The activity at the Soufriere Hills Volcano during this period has been at a slightly higher level than that observed during the previous 24 hours.
Seismicity continues to be dominated by small- to moderate-sized rockfall signals. None of these was very large, although light ashfall was generated on a number of occasions. The largest of these events occurred at about 14:00 on 25 May and produced ashfall in Corkhill and Old Towne. Ash clouds generated during the period were thinner than has recently been the case, and showed very little thermal convection. The pattern of events experienced overnight and today is quite similar to earlier periods of phreatic activity at the Soufriere Hills Volcano and suggests that heavy rainfall between 03:00 and 06:00 on 25 May, may have been caused some increase in phreatic activity.
There were 17 long-period events and one VT earthquake recorded by the seismic network today. The VT earthquake was located at a depth of about 2.5 km beneath English's Crater. The level of broadband tremor increased during this reporting period, and there was a sustained period of low- to medium-amplitude broadband tremor between 02:59 and 06:17 on 25 May. The tremor became more intermittent after that. A number of long duration seismic signals possibly due to mudflows were recorded last night and today. The signals are much longer than typical rockfall signals, lasting for up to 20 minutes. They show much greater variation in amplitude than the broadband tremor.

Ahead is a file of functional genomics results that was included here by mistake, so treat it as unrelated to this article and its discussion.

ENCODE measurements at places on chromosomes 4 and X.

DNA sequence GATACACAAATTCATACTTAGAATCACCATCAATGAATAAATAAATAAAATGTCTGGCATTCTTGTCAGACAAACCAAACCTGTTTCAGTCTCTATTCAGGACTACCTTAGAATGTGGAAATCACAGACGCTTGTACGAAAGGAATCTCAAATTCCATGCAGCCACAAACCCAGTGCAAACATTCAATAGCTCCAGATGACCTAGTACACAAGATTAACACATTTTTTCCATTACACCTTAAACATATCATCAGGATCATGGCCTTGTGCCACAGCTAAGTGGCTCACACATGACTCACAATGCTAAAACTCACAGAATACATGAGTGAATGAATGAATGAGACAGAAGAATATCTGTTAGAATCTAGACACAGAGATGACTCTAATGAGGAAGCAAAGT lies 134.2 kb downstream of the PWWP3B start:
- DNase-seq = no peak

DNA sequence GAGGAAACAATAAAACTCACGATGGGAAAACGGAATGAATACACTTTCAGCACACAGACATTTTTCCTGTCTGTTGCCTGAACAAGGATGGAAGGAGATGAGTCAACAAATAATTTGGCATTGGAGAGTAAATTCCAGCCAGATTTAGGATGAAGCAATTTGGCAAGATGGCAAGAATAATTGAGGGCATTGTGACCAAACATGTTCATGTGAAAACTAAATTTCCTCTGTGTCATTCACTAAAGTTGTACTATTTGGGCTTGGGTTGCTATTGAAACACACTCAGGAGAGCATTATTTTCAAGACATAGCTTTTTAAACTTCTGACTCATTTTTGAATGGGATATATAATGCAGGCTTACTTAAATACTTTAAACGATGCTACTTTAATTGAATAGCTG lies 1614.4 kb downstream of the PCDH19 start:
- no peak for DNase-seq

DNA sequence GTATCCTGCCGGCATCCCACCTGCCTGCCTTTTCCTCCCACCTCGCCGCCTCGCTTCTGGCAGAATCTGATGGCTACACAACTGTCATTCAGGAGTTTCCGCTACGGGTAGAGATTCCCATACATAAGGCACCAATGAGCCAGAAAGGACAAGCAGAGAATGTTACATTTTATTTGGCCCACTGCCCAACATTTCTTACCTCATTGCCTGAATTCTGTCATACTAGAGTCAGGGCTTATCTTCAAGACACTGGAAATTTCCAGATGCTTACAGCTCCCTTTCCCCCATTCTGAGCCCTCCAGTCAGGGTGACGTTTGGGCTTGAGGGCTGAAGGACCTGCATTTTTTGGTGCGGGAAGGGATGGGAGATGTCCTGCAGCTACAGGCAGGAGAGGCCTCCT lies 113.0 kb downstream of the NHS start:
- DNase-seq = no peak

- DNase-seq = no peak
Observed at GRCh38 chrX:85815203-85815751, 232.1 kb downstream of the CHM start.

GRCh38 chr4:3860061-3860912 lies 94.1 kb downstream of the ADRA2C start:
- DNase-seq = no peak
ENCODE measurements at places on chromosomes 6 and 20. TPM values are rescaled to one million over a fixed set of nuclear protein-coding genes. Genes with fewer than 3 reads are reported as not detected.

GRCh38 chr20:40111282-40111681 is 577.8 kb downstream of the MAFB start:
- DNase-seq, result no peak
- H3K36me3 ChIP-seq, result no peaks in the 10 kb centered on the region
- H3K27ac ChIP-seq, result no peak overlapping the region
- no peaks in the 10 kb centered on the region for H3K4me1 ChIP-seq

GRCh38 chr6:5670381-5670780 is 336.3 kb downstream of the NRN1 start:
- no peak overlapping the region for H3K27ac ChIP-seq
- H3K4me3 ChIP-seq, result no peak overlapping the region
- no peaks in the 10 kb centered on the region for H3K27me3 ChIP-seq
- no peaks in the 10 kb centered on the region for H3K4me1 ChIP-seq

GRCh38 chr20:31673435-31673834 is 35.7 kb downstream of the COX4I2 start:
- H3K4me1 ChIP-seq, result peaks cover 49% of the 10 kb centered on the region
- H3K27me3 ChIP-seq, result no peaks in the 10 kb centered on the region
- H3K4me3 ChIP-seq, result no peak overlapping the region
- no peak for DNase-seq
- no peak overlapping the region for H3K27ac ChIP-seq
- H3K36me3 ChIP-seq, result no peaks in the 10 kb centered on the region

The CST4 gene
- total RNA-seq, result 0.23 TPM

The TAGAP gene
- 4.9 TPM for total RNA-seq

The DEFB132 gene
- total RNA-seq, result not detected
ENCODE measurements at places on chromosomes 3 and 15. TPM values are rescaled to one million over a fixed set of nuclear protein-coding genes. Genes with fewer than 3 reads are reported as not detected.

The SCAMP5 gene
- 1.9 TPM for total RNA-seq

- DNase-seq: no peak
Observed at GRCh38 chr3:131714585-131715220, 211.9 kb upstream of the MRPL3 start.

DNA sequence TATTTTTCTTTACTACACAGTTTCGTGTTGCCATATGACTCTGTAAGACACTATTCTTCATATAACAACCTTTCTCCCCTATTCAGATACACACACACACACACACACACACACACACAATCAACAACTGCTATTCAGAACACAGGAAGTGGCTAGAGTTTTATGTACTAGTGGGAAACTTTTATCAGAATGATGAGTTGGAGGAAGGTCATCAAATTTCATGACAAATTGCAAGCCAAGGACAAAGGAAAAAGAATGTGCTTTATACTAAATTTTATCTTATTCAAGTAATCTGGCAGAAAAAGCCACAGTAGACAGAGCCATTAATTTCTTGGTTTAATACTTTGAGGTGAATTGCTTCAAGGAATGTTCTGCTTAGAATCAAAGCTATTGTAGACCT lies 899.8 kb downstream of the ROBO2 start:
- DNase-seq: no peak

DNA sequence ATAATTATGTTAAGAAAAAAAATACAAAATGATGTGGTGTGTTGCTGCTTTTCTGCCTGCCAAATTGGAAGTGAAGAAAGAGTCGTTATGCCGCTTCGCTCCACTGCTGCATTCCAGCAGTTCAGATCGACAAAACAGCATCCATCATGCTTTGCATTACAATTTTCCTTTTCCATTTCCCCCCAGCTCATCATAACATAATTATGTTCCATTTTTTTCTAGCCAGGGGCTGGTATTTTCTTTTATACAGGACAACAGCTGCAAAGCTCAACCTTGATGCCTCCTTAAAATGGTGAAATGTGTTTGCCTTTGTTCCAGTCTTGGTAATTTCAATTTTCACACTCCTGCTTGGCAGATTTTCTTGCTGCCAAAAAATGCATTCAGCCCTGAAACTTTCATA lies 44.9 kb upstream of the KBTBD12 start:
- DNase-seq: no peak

Visibility was very poor, and the dome was covered in cloud most of the day. There was a brief period around lunchtime when partial views of the dome were possible from a number of locations. There are now at least three spines present on the dome, although none of them are more than 50 ft high. Vigorous steaming was seen in the northwest moat, and from several other areas on the dome. A helicopter inspection of the recent pyroclastic flow deposits revealed the presence of a new deposit which had descended the Upper Tar River Valley down to approximately 1500 ft from the base of the dome. The deposit appear to consist of remobilised wet ash, and may be a mudflow caused by the heavy rainfall last night. The lower eastern flank of the dome was also visible during the inspection. There was a clear scar, low on the eastern flank, about 3 ft deep and perhaps 15 to 30 ft wide. A number of rockfalls were seen travelling down this feature.
No EDM or GPS measurements were made today, due to poor visibility and equipment failure respectively.
Further COSPEC measurements were made today and the data is still being processed. No FTIR measurements were made. The FTIR measurements made on 24 May in Plymouth Docks and Fox's Bay indicate that HCL and SO2 levels are still well below levels of concern for human habitation.
Dr Jenni Barclay from Bristol University left the island this afternoon after a five-week visit. She has been working on mapping the dome and estimating its volume. Dr Pierre Delmelle from Brussels University also left; he spent his time here making COSPEC measurements and sampling fluids at the various soufrieres. Dr Simon Young of the BGS arrives on Montserrat this afternoon for a one month tour of duty. Dr Rosalyn Lopez, Jet Propulsion Laboratories, Dr Haruldur Sigurdsson, University of Rhode Island, Professor Wagner, University of Geneva, and Dr Laurent Stieltjes, BRGM, France, all arrived today for short fact finding visits to MVO.
The present level of activity at the Soufriere Hills Volcano continues to cause concern to the scientists. The MVO urges that visits to the evacuated zone are kept to a minimum. The Tar River, Long Ground and Whites areas are extremely dangerous and should not be entered under any circumstances.